In my job as a Nutritional Therapist, I often ask people to make considerable changes to their diets and lifestyle. Very often, this involves beginning the Overcoming MS program. For some people, this may feel daunting - a complete overhaul - and involves ditching the foods they love and survive on, to replace them with foods they are unfamiliar with or unsure how to prepare. For others, it may not be such a complete overhaul but instead is a question of adding or building on existing practises.
Whether you like to go from ‘zero to hero’ overnight or instead take your time by implementing new habits little by little, the last thing any of us want to do is to find it stressful. In this article, I hope to give you some useful tips so you can begin your journey with the Overcoming MS diet, and undertake your first trip to the supermarket with confidence!
Navigating the supermarket
It’s true what they say about sticking to the outside aisles in the supermarket. This helps you fill your trolley with the most nutrient-dense foods, as this is where the fridges and freezers are whilst many processed foods, snacks and confectionary tend to be in the central aisles. Buying frozen fruit and vegetables is a great way to ensure you can stock up without wasting food, and is often cheaper without compromising on nutritional value. It can be a time-saver too, as many bags of frozen fruits and vegetables are already chopped and prepared.
Replace dairy as a first step
Replacing dairy can be daunting for some. One of the first steps I recommend is to try all those wonderful dairy-free alternatives now available. Whether you decide to go cold-turkey on dairy produce and cut it out overnight or whether you are removing it gradually, you will certainly need to experiment with plant-based alternatives.
With regards to taste, there doesn’t seem to be a big difference between the fresh or the long-life plant-based milks, so if you are watching your budget, I suggest starting with long-life cartons. Almond and hemp milk is thinner and lighter than oat milk which has a comforting porridge-like flavour; soy milk is also a bit thicker but with a more neutral flavour. If you like to have milk in your tea or coffee or on breakfast cereals, consider how much flavour you want the milk to bring. I have found that hazelnut milk, for instance, adds a lovely nutty taste to my morning coffee! It’s a question of trial and error and finding what works for you.
Replacing cheese may be more challenging since many dairy-free products contain coconut oil, also not recommended on the Overcoming MS program (saturated fat), for example the Violife range. It could be that in order to reduce dairy, to begin with you include these occasionally. There is, however, a fantastic almond milk based range of cheese and yoghurts made by Nush that are worth finding. Dairy-free yoghurt is great food to add to smoothies, breakfast muesli, and can act as a general substitute for cream in sauces, for example. Look for these soya-based alternatives to make your dairy-free cooking easy.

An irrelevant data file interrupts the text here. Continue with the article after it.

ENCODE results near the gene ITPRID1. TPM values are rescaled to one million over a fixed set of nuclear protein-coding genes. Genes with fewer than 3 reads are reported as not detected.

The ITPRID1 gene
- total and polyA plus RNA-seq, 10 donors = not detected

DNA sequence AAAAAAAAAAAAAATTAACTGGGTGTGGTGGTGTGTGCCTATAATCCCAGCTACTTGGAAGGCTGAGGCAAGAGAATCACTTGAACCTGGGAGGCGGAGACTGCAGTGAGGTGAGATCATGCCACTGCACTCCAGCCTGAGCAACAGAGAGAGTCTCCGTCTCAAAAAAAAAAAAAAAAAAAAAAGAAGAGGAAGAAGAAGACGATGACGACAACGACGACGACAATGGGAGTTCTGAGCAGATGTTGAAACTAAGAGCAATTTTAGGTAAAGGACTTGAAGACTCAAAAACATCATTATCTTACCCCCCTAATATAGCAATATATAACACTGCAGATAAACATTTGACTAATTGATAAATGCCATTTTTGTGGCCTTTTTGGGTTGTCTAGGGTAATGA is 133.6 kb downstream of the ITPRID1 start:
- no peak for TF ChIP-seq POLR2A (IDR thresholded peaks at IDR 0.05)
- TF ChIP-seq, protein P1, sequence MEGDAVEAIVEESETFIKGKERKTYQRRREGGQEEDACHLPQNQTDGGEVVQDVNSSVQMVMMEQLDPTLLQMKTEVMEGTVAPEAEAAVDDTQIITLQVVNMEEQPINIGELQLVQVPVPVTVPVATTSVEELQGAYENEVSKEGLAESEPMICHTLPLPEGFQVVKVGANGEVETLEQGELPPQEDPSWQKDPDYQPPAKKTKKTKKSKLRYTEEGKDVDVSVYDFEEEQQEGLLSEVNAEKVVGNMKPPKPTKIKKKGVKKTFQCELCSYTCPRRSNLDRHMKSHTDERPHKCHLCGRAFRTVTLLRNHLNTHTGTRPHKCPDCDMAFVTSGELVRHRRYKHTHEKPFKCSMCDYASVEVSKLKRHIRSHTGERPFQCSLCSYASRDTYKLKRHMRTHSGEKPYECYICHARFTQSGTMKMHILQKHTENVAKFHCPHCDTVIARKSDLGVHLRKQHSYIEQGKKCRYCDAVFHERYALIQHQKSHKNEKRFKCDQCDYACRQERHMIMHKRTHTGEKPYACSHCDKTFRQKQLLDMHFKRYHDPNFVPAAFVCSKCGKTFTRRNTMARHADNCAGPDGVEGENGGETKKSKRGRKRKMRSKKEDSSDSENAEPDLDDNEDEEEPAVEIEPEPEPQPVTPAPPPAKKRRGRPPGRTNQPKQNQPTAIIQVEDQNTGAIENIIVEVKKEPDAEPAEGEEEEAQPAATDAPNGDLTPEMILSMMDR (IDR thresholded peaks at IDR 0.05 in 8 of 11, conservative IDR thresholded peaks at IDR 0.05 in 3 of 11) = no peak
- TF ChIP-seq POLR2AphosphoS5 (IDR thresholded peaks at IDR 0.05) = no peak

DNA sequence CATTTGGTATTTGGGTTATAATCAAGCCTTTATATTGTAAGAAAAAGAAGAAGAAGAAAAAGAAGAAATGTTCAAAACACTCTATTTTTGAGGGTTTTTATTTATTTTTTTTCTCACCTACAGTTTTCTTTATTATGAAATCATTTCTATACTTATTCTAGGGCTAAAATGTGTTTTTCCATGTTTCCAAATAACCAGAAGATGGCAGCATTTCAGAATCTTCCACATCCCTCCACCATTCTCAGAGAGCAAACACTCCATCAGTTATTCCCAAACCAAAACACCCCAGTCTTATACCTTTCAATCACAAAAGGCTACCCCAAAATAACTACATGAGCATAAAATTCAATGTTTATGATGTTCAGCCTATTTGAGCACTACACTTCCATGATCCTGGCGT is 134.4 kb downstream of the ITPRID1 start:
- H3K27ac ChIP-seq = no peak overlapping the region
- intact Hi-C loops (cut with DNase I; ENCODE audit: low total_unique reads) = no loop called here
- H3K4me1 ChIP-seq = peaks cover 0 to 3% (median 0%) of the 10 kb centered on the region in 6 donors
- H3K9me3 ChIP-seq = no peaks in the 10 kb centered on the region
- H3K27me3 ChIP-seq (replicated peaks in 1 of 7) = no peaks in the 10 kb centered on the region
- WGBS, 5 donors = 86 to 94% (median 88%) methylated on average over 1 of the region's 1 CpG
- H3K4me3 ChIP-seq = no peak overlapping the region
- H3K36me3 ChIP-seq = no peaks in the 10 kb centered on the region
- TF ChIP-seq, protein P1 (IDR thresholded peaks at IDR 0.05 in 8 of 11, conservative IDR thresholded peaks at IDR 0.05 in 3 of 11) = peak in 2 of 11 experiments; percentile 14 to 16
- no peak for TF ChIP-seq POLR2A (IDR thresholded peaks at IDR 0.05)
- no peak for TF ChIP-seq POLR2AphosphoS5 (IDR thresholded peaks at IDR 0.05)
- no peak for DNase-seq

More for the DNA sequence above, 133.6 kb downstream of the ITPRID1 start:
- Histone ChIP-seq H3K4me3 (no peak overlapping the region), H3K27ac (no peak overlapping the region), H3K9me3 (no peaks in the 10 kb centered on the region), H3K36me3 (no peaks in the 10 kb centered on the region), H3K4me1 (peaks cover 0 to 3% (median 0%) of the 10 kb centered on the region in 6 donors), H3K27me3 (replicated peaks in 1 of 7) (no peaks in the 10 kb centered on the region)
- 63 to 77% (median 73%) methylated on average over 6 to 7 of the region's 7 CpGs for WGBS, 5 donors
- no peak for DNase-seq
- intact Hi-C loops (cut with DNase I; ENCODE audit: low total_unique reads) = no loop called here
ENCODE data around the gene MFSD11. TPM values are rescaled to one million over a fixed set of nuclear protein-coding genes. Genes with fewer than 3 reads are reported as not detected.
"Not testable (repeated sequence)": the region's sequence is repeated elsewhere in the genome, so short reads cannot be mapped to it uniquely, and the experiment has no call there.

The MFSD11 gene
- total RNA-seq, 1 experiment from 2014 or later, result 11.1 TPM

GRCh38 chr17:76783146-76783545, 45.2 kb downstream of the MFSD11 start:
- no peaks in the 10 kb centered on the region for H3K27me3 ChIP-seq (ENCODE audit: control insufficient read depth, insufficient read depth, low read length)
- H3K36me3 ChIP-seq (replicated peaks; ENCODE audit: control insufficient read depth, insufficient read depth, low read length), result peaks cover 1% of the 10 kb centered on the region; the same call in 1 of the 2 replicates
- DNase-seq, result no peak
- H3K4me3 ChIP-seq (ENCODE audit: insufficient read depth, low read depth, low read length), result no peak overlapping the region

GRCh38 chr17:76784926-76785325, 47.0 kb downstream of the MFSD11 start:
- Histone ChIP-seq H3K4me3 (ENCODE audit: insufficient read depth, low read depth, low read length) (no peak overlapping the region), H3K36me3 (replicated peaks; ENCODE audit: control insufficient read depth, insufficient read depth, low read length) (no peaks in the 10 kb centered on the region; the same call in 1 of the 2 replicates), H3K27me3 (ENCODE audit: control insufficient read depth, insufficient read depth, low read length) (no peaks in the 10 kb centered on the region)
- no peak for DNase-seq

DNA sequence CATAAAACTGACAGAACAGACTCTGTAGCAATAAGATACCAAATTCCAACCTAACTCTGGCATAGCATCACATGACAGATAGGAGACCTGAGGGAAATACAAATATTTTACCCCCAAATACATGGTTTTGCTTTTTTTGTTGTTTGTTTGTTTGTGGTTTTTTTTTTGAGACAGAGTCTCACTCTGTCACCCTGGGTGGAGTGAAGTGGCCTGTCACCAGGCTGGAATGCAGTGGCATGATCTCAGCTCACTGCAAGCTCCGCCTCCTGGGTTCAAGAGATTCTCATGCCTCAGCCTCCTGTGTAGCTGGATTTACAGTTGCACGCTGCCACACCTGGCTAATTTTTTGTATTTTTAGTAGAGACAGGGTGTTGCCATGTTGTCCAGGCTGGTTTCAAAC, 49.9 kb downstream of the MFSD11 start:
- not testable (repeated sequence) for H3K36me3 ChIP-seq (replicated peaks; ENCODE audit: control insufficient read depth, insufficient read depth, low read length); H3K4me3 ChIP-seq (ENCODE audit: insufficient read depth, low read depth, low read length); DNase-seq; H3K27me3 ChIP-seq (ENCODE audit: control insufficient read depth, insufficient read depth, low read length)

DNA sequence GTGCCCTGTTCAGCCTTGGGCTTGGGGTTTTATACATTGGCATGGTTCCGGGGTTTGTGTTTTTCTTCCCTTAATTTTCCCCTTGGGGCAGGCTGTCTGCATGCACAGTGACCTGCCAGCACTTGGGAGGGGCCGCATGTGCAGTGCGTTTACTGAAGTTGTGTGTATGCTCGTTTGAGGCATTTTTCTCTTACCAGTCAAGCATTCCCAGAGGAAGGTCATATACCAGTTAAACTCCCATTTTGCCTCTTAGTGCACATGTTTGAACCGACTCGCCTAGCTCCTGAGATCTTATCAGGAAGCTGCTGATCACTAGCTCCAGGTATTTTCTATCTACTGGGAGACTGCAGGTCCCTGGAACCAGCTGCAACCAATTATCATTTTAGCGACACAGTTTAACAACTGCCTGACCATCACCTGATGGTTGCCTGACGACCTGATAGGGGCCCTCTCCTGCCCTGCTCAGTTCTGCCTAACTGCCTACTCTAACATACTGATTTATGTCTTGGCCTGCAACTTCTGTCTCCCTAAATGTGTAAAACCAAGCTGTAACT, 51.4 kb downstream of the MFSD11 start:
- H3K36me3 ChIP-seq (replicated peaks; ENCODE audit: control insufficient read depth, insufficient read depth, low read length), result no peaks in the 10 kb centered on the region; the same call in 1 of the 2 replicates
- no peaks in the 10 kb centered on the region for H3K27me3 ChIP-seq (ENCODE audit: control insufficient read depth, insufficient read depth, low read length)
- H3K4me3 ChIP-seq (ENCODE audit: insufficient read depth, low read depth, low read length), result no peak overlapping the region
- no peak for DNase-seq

One of the easiest swaps is switching dairy foods for the diverse choice of plant-based alternatives as mentioned above. But apart from that, what else should you look for?
If you are not ready to give up meat just yet, can you commit to only consuming white turkey or chicken breast instead (skinless). You can buy fillets whole or minced, ready to replace beef in a bolognaise, pork in meatballs, or lamb in a shepherd’s pie. White meat is after all, much lower in saturated fat.
If giving up chocolate is too much right now, can you switch to a dark chocolate with 70% or more cocoa solids? This chocolate will be rich in antioxidants, dairy-free and lower in sugar content than traditional milk chocolate.
If salty snacks like crisps are your weakness, you can switch to salted popcorn which is higher in fibre and lower in saturated fat than crisps.
If the idea of oily fish three times a week is one you need to build up to, can you try introducing white fish or shellfish more often? A prawn stir-fry instead of chicken; baked seabass instead of lamb chops; chunky cod skewers instead of pork or lamb skewers; a spaghetti vongole rather than a spaghetti bolognaise? All of these are good alternatives.
If you are wandering down the confectionary or snack aisle musing about biscuits and pastries, perhaps put some dried fruit like pineapple, pear, mango or apple slices into your basket instead. Dates are great for a sweet fix too, as they are full of fibre, antioxidants and trace minerals. Making a trail mix from dried fruits and raw nuts is a good swap for less healthy snack-time foods.
Check food labels
Do take time to look at the food labels of any processed foods you buy; check brands against each other to find the product with the fewest ingredients. Processed foods often contain many food chemicals we simply don’t need and may even be unhealthy for us. Stick to those brands that use a greater proportion of real food for flavour and texture rather than relying on artificial additives to do so.
Also, checking the fat content – specifically the SATURATED fat content – will help you choose smarter. It’s best that you aim to avoid those products that offer more than a gram of saturated fat per serving.
Ready, Steady, Go!
Remember, whether you prefer to jump straight in with multiple overnight changes to your shopping list or whether you need to take things more slowly and introduce change gradually, the fact is you are beginning your Overcoming MS journey which is what really matters. Take the approach that will be the easiest for you to ensure your long-term commitment. There is little point trying to take on too much too quickly if this will be a source of stress. As I’m sure you know, stress is a damaging contributor to your MS symptoms, so be sure to take the approach that is right for you.